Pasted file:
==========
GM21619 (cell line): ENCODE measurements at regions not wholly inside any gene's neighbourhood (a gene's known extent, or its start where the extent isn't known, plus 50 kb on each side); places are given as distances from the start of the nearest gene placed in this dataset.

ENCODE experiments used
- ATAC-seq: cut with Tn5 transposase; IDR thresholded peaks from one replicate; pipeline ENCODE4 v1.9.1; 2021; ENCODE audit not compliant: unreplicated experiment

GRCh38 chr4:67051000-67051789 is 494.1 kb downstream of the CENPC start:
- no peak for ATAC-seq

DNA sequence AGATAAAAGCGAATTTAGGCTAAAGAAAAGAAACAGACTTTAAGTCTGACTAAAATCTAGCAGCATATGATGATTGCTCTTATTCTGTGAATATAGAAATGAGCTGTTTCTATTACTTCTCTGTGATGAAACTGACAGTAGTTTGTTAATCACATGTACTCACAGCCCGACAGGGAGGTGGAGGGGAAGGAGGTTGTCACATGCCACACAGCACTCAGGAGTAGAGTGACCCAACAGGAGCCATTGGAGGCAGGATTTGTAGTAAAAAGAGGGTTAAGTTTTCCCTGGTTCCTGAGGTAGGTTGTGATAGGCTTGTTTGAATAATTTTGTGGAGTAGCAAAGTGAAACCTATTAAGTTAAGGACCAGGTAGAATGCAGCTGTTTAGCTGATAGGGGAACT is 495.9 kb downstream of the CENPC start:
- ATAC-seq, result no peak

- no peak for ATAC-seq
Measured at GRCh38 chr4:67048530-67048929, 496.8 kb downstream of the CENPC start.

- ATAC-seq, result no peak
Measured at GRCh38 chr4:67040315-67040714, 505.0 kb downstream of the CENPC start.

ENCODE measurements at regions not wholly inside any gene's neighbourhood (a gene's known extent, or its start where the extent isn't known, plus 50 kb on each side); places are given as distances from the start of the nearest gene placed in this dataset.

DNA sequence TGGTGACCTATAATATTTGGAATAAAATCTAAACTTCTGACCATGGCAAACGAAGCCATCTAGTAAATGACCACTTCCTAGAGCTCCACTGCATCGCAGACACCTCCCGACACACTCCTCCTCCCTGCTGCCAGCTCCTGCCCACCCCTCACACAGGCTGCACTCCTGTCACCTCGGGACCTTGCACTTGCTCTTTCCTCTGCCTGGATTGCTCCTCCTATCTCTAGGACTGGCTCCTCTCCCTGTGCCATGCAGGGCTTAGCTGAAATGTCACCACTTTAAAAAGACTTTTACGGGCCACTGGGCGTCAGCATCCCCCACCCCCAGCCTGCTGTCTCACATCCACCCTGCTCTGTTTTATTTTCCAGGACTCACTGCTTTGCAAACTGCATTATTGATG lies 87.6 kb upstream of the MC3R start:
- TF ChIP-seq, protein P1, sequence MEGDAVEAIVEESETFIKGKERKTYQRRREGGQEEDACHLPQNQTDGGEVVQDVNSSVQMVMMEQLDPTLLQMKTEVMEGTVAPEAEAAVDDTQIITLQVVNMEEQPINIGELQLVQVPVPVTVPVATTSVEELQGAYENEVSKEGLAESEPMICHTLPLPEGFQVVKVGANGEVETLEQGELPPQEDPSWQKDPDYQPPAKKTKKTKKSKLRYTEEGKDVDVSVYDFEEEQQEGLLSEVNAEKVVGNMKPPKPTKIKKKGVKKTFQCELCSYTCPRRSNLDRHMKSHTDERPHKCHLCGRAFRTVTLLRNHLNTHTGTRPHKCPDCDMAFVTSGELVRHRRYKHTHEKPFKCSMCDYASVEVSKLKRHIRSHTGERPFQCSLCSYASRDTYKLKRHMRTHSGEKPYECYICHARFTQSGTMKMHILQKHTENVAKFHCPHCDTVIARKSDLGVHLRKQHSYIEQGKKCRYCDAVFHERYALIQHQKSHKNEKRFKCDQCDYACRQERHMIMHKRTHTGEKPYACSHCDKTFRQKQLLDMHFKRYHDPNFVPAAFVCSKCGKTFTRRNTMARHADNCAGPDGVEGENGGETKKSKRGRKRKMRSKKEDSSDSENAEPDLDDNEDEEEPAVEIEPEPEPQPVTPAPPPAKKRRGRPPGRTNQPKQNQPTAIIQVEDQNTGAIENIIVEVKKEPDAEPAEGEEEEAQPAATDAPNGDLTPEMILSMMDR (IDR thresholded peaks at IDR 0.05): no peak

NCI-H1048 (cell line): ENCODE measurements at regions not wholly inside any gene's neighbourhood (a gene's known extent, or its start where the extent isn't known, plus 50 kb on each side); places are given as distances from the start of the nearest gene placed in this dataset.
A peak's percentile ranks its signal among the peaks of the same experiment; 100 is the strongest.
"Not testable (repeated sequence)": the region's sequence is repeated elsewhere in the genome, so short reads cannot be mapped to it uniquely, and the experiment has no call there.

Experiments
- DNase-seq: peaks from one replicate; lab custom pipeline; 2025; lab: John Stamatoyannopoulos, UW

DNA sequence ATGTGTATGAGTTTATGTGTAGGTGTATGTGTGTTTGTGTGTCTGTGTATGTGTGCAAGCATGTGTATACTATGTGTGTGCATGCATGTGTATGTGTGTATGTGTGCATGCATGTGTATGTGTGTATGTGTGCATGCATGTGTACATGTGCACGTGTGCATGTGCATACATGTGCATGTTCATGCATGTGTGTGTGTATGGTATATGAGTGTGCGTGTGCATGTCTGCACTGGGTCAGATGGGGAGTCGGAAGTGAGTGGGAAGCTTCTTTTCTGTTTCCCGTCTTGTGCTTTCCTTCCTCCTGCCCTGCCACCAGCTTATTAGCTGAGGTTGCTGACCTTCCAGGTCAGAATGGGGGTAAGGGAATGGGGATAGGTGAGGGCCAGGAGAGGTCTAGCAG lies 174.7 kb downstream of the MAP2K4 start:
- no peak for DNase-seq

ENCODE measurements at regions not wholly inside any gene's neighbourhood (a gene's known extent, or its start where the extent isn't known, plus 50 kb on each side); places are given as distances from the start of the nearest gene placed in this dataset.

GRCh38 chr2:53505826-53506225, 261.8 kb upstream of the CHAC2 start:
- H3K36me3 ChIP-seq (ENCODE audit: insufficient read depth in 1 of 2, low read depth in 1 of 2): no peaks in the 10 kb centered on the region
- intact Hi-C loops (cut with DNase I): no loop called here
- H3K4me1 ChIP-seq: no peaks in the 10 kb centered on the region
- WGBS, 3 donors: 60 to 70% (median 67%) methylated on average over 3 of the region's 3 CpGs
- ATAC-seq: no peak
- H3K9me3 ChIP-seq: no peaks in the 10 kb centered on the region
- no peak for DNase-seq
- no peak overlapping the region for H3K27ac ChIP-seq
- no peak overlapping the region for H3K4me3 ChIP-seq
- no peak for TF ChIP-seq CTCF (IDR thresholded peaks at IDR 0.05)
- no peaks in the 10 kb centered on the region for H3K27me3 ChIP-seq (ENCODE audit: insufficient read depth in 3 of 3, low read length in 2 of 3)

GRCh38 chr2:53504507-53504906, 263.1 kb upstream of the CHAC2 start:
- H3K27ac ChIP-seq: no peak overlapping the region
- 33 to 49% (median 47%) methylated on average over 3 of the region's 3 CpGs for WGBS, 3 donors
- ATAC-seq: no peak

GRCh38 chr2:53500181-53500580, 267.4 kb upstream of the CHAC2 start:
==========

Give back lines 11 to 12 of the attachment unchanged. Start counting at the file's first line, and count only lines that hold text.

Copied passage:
Measured at GRCh38 chr4:67040315-67040714, 505.0 kb downstream of the CENPC start.

ENCODE measurements at regions not wholly inside any gene's neighbourhood (a gene's known extent, or its start where the extent isn't known, plus 50 kb on each side); places are given as distances from the start of the nearest gene placed in this dataset.